COVID-19 cases and associated deaths continue to rise [3], which naturally induces fear, anxiety and sadness in all of us. Time is of essence towards finding definite solutions for stopping the pandemic, and scientists are under significant pressure trying to balance speed with safety and precision [4]. Since fear and sadness can alter our cognitive control [5], there is valid concern about loosened scientific rigor in respect to the massive surge of publications amidst the time pressure on biomedical scientists racing for a cure. Even though the outbreak likely began in December of 2019 in Wuhan of Hubei Province in China [6], there are ongoing uncertainties about SARS-CoV-2 epidemiology. Rigorous studies (including multiple site and repeated nucleic acid based-, and also viral culture based testing) in 9 symptomatic patients with mild disease course have shown active viral replication in the upper airway, and high viral shedding in pharynx (but lower than in sputum) peaking at 4 days of symptoms [7]. SARS-CoV-2 virus was readily isolated from throat- and lung-derived samples, but not from stool, in spite of high virus RNA concentration in the fecal samples [7]. Blood and urine never yielded live virus [7]. On the contrary, among the first cases in Europe, at least RNA based viremia was detected in a severe form of the disease progressing to multi-organ failure [8]. Investigators from China found the highest SARS-CoV-2 viral load in throat swabs at the time of symptom onset, and inferred that infectiousness peaked on or before symptom onset [9]. These findings underscore the primary respiratory spread of SARS-CoV-2, at least during mild disease course, which has been traditionally considered to be large droplet/contact communicated based on findings with SARS and MERS. However, some work indicates the potential airborne spread of the virus [10], leading to debates amongst infectious disease experts between contact vs. airborne protection recommendations. Adding to the difficulties in making clear cut regulations for personal protective equipment (PPE) use is viral shedding before symptomatic presentation [9]. Importantly, a large proportion of infected people can be asymptomatic who can spread the virus [11]. Such viral spreading may be prominent in children and young adults, with over 50% being asymptomatic or having mild disease [12, 13]. Additionally, some patients present with gastrointestinal complaints, and never develop respiratory symptoms [14], for example. Furthermore, due to limitations in nucleic acid based analysis including quality of sample collection and variable methodology [15], a single nasopharyngeal swab can have as low as 32% sensitivity over the course of infection [16]. In the meantime, an asymptomatic patient may have similar viral loads as symptomatic ones, indicating the transmission potential from such cases [17]. These observations add to the tremendous difficulties in developing clear and consistent guidelines for PPE use during the COVID-19 pandemic, especially in the medical setting.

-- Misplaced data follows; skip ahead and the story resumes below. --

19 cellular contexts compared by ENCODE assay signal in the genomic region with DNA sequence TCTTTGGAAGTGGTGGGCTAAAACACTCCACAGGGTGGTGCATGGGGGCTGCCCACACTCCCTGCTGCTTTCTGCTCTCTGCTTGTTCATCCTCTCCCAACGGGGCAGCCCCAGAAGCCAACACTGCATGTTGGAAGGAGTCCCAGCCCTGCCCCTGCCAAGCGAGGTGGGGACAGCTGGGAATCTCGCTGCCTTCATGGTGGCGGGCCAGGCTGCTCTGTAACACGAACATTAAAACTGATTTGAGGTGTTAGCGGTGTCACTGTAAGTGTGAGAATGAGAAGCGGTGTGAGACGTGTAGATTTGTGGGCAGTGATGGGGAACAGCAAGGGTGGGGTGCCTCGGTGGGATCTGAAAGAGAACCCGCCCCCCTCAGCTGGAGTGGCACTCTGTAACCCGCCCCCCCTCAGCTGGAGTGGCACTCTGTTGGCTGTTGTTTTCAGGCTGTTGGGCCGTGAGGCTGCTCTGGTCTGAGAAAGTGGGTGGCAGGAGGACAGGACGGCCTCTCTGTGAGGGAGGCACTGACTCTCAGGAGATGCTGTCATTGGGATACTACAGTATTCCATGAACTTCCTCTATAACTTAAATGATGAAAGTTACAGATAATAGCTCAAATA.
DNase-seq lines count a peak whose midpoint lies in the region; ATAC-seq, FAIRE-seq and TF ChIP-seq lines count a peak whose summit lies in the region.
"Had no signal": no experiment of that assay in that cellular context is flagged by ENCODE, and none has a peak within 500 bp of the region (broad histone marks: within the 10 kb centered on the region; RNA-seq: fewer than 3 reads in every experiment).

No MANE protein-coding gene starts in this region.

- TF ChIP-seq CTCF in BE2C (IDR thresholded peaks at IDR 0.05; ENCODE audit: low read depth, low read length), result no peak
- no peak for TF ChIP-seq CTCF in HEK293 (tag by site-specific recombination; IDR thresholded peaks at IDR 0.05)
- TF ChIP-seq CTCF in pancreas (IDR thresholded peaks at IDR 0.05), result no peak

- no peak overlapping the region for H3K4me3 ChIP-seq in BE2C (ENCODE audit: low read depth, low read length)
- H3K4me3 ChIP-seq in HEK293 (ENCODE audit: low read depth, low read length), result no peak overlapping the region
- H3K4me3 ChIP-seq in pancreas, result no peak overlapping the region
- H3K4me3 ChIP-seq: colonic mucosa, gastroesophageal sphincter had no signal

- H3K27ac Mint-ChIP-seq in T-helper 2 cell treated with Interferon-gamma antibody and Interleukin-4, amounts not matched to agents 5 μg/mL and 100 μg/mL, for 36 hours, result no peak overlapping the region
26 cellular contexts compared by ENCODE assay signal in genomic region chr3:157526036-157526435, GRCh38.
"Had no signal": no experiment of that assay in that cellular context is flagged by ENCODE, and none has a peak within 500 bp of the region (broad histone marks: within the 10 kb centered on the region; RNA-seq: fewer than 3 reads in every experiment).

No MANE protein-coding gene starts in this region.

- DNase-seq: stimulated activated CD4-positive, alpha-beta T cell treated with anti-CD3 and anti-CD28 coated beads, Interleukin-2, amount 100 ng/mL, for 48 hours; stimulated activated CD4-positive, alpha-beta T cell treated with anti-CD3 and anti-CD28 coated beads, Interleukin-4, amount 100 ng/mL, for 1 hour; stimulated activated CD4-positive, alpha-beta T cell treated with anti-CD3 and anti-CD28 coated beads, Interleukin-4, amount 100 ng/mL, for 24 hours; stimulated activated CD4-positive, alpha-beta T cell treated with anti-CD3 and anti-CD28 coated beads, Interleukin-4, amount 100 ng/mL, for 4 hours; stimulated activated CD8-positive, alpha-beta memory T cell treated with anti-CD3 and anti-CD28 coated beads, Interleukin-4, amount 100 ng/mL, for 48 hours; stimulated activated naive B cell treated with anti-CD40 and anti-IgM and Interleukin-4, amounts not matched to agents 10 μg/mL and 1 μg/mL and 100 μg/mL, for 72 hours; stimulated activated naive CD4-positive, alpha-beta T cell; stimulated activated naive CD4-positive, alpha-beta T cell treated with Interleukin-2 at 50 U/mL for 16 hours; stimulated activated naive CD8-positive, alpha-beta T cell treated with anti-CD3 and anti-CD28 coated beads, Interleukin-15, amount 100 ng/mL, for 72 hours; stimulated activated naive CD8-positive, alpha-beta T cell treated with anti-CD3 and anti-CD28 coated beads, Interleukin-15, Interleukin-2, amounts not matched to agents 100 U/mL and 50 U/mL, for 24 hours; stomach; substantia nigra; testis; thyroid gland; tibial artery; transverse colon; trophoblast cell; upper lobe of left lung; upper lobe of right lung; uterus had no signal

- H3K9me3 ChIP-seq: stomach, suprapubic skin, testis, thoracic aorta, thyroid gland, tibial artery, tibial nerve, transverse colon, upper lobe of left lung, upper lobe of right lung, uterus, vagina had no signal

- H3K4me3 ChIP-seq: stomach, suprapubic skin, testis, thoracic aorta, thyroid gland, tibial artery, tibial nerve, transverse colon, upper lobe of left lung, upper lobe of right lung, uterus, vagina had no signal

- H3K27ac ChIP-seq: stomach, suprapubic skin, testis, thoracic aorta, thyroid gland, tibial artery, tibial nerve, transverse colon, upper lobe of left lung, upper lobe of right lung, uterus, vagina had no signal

As already mentioned, similarly to MERS [18] and SARS [19], pediatric patients with COVID-19 run a much milder disease course than the elderly (especially above 60 years of age) [20]. The exact reason for this is unknown [13], but at least in non-human primates with experimental SARS-CoV infection, immune responses (most prominently CD8 T cell and B cell associated) were greatly reduced in the aged host compared to younger animals [21]. Consequently, a number of immunomodulatory treatments are being explored to help patients in fighting the infection. Amidst these explorations, the effect of prophylactic Bacillus Calmette-Guerin (BCG) vaccination on COVID-19 outcomes was being investigated in 14 registered clinical trials (on as of June 16th 2020. Linking to these investigations is a not yet peer-reviewed paper [22], suggesting a connection between universal BCG vaccination policy and the peculiarly significant nation based variation in case frequency and death rates from COVID-19, based on data from March 21st, 2020. This manuscript received both public and scientific attention, supporting [23] and contradicting [24] it. A more recently published work found significant correlation between an arbitrarily designed, country specific BCG index and COVID-19 mortality, following attempts to control for confounding variables [25]. The epidemiology of the pandemic, however, is in ongoing flux. Therefore, we decided to examine this question with a modified definition of COVID-19 death rate based on both April 3rd, and May 15th 2020 data.